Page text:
Sunday, June 12, 2011

Little children and gospel learning

I was reading in Teaching No Greater Call in the section about teaching children.

Sometimes I get thinking I have to teach my kids every principle of the gospel ASAP. We hear so much about their believing hearts and how we need to teach them when their young. What struck me about what I read was how simple the concepts were. Here's what is says about two-year olds.See also other age characteristics of children
The Two-Year-Old
Characteristics of the Child
• Is very active. Jumps, walks, and runs. Can clap hands and kick a ball. Can handle small objects, but cannot button or zip clothing or care for himself or herself in other ways. Gets irritable and restless when tired.
• Is able to put two or three words together in a sentence. Says “no” often, even when he or she does not mean it. Has simple, direct thoughts. Cannot reason. Can make simple choices. Enjoys repetition. Has a short attention span (two or three minutes). Is curious. Moves from one activity to another. Likes simple toys, art materials, books, short stories, and music activities.
• Likes to play alone. Is developing an interest in playing with others, but is usually more interested in playing near them than with them. Often argues over toys. Has difficulty sharing and cooperating. Asks adults for things he or she wants from another child.
• Is loving and affectionate. Enjoys sitting on laps and holding hands. Likes to be close to his or her mother. Uses emotional outbursts to express emotions, to get what he or she wants, and to show anger and frustration. Has moods that change quickly. Likes independence.
Likes to pray. Understands that Heavenly Father and Jesus love us, but has difficulty understanding most spiritual concepts.

What realistic description to adjust our expectations to. They run and jump, and say no all the time. They have a hard time sharing BUT they already have a capacity to feel the Lord's love!

Suggestions for Parents and Teachers
• Use rest activities such as finger plays and those that use music. Provide activities such as beanbag tossing, marching, and jumping. Avoid activities that require skill and coordination, such as cutting and pasting.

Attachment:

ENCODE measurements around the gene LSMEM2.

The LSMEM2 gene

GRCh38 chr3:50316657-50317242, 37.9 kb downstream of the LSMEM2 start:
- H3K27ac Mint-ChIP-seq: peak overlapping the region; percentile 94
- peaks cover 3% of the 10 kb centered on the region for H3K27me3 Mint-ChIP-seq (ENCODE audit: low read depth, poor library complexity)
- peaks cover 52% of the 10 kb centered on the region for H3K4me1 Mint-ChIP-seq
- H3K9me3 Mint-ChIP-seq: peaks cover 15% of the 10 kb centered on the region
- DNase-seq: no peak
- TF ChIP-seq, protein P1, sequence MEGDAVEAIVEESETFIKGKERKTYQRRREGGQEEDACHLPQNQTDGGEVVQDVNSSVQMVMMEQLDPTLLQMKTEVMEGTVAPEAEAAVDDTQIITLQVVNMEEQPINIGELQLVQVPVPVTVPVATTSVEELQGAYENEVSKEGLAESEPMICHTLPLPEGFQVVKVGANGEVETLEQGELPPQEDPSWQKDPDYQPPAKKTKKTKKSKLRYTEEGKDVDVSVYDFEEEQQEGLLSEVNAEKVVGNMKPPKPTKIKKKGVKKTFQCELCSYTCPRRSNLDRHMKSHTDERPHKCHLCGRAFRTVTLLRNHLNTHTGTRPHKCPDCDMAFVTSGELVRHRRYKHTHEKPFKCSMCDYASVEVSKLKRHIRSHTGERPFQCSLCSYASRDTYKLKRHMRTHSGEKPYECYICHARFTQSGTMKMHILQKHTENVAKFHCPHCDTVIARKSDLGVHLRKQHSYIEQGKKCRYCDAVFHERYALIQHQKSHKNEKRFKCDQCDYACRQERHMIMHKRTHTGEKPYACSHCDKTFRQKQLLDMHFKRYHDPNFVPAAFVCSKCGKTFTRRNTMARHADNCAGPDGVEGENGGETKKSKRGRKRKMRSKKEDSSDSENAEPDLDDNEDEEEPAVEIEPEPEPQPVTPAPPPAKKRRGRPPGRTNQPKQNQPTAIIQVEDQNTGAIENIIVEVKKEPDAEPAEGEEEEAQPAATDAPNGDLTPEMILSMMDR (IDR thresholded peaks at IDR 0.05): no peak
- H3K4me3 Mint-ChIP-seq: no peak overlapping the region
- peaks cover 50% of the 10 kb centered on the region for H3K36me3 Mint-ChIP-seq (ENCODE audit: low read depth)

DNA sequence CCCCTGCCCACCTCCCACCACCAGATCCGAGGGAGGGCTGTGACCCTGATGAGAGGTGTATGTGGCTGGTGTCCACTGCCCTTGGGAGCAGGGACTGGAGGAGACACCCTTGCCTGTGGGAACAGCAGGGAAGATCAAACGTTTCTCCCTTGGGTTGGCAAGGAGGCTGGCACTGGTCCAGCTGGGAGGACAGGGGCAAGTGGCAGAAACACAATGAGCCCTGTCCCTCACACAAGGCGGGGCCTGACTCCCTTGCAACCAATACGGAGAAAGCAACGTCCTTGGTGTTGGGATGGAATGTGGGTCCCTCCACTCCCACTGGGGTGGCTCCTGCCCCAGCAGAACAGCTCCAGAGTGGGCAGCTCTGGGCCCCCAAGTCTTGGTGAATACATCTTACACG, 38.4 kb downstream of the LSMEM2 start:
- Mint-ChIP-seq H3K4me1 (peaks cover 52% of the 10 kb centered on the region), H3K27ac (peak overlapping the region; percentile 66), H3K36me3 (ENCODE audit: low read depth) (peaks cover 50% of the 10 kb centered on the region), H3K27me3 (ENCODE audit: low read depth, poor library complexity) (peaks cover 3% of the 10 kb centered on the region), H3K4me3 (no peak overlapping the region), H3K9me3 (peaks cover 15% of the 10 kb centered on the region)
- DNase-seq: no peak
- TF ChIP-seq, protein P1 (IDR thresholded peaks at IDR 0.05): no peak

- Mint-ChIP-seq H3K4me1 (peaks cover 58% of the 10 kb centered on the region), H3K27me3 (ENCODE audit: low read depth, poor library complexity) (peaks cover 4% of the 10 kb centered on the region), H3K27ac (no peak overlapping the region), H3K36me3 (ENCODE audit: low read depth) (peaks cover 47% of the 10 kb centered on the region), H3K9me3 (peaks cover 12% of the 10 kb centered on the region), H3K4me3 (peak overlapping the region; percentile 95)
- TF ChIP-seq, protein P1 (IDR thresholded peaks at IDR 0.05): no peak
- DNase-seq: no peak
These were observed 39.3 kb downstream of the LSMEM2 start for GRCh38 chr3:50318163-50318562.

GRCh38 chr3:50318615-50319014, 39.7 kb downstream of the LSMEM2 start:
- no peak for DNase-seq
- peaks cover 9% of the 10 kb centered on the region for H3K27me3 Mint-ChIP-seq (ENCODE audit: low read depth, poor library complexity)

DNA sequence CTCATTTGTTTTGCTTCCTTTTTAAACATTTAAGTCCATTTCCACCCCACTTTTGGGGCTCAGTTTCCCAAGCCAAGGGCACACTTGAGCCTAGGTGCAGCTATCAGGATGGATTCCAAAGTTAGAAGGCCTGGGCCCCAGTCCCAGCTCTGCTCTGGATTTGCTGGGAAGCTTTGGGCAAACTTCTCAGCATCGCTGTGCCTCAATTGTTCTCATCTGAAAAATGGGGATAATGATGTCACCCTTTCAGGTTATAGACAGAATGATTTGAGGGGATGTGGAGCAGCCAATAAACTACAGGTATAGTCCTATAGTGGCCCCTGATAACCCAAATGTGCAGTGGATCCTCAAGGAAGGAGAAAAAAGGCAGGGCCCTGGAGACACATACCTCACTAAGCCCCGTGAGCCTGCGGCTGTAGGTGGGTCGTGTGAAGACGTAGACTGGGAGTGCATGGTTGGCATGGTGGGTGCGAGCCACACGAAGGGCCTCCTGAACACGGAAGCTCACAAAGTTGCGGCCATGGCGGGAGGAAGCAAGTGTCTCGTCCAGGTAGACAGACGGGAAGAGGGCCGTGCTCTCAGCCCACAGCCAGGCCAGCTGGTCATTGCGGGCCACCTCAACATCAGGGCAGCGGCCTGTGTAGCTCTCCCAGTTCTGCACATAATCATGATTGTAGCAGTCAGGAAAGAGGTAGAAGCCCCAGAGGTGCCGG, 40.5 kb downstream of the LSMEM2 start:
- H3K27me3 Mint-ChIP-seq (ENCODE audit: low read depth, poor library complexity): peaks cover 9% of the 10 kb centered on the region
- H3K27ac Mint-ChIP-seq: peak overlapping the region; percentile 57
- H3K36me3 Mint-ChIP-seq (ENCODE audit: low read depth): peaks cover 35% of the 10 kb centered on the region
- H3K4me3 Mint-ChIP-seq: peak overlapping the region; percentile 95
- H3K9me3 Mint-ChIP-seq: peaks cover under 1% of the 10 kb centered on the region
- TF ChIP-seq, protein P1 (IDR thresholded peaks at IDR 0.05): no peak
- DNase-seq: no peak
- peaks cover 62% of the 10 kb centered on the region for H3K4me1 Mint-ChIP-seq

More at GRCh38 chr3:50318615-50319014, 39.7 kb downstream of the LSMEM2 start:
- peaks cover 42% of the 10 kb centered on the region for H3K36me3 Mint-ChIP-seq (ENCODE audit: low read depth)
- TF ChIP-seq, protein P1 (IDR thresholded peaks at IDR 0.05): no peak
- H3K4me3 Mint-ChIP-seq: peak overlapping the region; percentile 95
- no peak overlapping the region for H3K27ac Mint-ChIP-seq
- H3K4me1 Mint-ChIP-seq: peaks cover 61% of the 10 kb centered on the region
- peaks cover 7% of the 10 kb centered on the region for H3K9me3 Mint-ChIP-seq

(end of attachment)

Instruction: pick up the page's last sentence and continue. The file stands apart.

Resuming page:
• Keep discussions simple. Help the child participate. Use repetition. Do not leave the child alone; children this age can easily get themselves into unsafe situations. Provide opportunities for the child to make choices.
• Provide opportunities for the child to interact with others, but do not pressure the child to do so. Offer the choice to participate in activities. Provide warm, caring direction. Redirect misbehavior.
• Show love and affection. Redirect the child’s attention in order to stop undesirable behavior. Encourage the child to be self-sufficient, but provide help when necessary. Allow the child to practice making choices.
Allow the child to pray. Focus spiritual concepts on the family and the love of Heavenly Father and Jesus.

That's it! Focus on that fact that they are loved by you and by the Lord! Because if they can gain a sense of those relationships, they rest of the gospel principles will make sense and have a strong foundation.

Yesterday we had a chance to "Allow" McKye to pray. He'd turned on the CD payer in his room (basically trying to avoid his nap, which he's probably ready to transfer out of and I am just NOT). Kids pick up pretty quick in the church, you sing= you pray (hence intermediate hymns really send em for a loop!) Well, after each song, he'd pause and say "Prayers! Prayers! HeabenLEE Fah-bur, mumble mumble mumble, JEEsus Ist, AAAMEN!!!!" (I realize this is a pretty usually little story, but around here we kinda get overly excited about kids actually developing language skills...cuz the whole proces is really nothing short of a miracle).

The gospel is so simple. I remember serving in primary thinking I would miss the adult classes, when in fact I LOVED primary because I felt that the Spirit could bear such powerful witness of the simple truths being taught in their beautiful simplicity.

On my mission we were teaching someone who expressed that they thought the Bible was too complicated. We made him a little one-inch "Bible" and on it's one page we wrote "God loves you".
His conversion ended up not coming from his in depth studies, but in one sacred moment when the Lord let him know in a very personal way that He knew him by name and loved him.

So while eventually I'll want my kids to know all the latter-day prophets, and scripture masteries, right now they can say like Nephi "I know that he loveth his children; nevertheless, I do not know the meaning of all things." (1 Nephi 11:17) And that's just fine.


Marie said...Best Blogger Tips

I love teaching kids the gospel. I love what they retain. Dirk was out with the kids a week ago, and when the rain stopped, they found a rainbow. When they got home, they were excitedly telling me all about it, and Maxwell said, simply and matter-of-factly, 'Jesus put it there.'

Oh - I loved it!

Jennifer said...Best Blogger Tips

Thankyou Chelsea for always directing me back to church materials. The church curriculum has already figured out what so much of the other parenting books are exploring. I'm going back to study that manual again!